The Vikings authored one of Sunday’s biggest plays when they hit on a Hail Mary against the Lions. But was it even the best Hail Mary of the weekend? Not by a long shot.

That nod has to go to North Shore High, which needed a miracle to pull out a win in a Texas state championship game — and got one on a 45-yard touchdown catch with no time left.

Trailing 36-35 with three seconds left at AT&T Stadium, home of the Dallas Cowboys, North Shore quarterback Dematrius Davis heaved a pass that almost sailed out of the back of the end zone. However, amid a thicket of players, North Shore’s A.J. Carter came down with the ball to stun Duncanville, 41-36, and secure a Class 6A Division I state title that will be remembered for years to come.

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There was just as much pandemonium in the radio booth, with Chase Snyder, a play-by-play announcer for TexansLive.com, and analyst Bert Brocker barely able to believe what they just saw (H/T Awful Announcing).

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That play took place on Saturday night, more than setting the stage for similar heroics in the NFL. There was time for one last play in the first half of the Minnesota-Detroit game and Kirk Cousins made the most of it, finding his 6-foot-6 tight end, Kyle Rudolph, for a 44-yard score.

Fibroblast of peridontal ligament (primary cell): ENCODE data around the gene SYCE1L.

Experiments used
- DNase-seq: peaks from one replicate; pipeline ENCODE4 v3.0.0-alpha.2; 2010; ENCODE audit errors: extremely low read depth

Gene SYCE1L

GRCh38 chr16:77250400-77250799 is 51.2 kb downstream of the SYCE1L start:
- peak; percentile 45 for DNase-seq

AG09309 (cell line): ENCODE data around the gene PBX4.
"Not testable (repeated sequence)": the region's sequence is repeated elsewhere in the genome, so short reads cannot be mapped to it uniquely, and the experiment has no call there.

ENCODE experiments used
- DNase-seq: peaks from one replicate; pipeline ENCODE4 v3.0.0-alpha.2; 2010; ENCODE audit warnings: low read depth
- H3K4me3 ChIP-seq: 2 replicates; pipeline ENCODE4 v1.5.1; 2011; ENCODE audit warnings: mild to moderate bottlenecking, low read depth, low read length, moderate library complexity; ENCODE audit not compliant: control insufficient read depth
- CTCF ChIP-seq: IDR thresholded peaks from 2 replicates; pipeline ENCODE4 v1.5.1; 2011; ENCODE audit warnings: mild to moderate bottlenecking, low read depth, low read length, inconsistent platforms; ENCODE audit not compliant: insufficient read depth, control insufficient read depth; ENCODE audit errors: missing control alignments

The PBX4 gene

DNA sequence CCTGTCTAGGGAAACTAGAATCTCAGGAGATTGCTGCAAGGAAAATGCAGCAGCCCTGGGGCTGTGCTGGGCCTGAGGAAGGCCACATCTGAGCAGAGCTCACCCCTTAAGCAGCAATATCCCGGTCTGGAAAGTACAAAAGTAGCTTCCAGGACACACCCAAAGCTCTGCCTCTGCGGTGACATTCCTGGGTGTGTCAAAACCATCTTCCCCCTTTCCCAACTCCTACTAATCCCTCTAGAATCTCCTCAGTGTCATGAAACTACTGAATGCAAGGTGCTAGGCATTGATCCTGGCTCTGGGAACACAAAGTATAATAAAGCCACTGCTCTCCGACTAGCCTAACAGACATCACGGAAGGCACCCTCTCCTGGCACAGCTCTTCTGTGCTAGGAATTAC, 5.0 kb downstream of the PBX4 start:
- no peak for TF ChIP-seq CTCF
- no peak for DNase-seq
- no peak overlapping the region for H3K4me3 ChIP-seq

“It was a big way to gain some momentum going into the half after a slow start,” Cousins said after the game, a 27-9 Vikings win. “They were calling it a ‘Hail Rudy’ after it happened.”

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“I joked earlier that I had a lot of rebounds in high school basketball,” Rudolph said. “At that point, it just turns into another rebound. Maybe I’ll see if I can get that added to my career total in high school rebounds.”

That’s a pretty solid quote, but it had nothing on this gem from North Shore’s Davis, when asked for his state of mind just before tossing his Hail Mary. “I was thinking, ‘God’s gonna bless us with a miracle’ — and that’s what he did,” the sophomore quarterback said with a broad smile.

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“Things broke down, we didn’t get the ball out of our hand, we ended up having to burn our timeout and there was only four seconds left and nothing left to do but take a shot,” North Shore Coach Jon Kay said of the final sequence (via the Houston Chronicle).

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“It’s called a Hail Mary for a reason,” he added. “Somebody’s living right.”

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